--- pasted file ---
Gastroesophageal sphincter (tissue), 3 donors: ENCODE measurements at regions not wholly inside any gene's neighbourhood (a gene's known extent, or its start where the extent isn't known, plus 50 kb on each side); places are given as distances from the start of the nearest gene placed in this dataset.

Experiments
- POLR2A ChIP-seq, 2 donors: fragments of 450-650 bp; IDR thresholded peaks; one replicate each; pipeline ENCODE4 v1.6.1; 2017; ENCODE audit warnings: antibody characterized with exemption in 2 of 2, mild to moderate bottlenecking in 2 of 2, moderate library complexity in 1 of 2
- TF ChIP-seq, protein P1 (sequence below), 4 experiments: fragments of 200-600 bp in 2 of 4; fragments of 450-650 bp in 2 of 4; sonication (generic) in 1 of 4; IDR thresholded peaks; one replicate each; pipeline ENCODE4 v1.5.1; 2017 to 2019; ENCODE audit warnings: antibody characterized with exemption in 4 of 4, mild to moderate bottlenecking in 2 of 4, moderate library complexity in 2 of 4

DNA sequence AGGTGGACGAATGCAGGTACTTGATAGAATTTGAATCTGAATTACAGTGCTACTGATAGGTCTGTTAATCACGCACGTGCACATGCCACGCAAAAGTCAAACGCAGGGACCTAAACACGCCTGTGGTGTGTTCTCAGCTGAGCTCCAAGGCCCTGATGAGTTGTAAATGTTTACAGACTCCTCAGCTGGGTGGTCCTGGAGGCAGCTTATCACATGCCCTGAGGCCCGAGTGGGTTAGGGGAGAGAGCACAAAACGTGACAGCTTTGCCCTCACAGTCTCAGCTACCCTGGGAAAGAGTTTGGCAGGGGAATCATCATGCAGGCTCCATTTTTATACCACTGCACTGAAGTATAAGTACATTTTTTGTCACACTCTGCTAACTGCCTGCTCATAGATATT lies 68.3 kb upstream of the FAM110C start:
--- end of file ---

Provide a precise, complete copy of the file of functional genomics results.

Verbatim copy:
Gastroesophageal sphincter (tissue), 3 donors: ENCODE measurements at regions not wholly inside any gene's neighbourhood (a gene's known extent, or its start where the extent isn't known, plus 50 kb on each side); places are given as distances from the start of the nearest gene placed in this dataset.

Experiments
- POLR2A ChIP-seq, 2 donors: fragments of 450-650 bp; IDR thresholded peaks; one replicate each; pipeline ENCODE4 v1.6.1; 2017; ENCODE audit warnings: antibody characterized with exemption in 2 of 2, mild to moderate bottlenecking in 2 of 2, moderate library complexity in 1 of 2
- TF ChIP-seq, protein P1 (sequence below), 4 experiments: fragments of 200-600 bp in 2 of 4; fragments of 450-650 bp in 2 of 4; sonication (generic) in 1 of 4; IDR thresholded peaks; one replicate each; pipeline ENCODE4 v1.5.1; 2017 to 2019; ENCODE audit warnings: antibody characterized with exemption in 4 of 4, mild to moderate bottlenecking in 2 of 4, moderate library complexity in 2 of 4

DNA sequence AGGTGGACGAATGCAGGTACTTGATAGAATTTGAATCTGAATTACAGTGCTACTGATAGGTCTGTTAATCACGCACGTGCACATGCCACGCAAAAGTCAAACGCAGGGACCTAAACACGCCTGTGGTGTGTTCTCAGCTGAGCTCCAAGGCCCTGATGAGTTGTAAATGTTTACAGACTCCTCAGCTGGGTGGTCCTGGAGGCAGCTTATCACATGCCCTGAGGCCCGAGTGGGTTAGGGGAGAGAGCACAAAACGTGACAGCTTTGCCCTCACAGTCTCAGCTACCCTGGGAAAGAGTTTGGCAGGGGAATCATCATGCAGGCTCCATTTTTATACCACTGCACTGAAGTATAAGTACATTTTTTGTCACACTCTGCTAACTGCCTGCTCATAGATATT lies 68.3 kb upstream of the FAM110C start: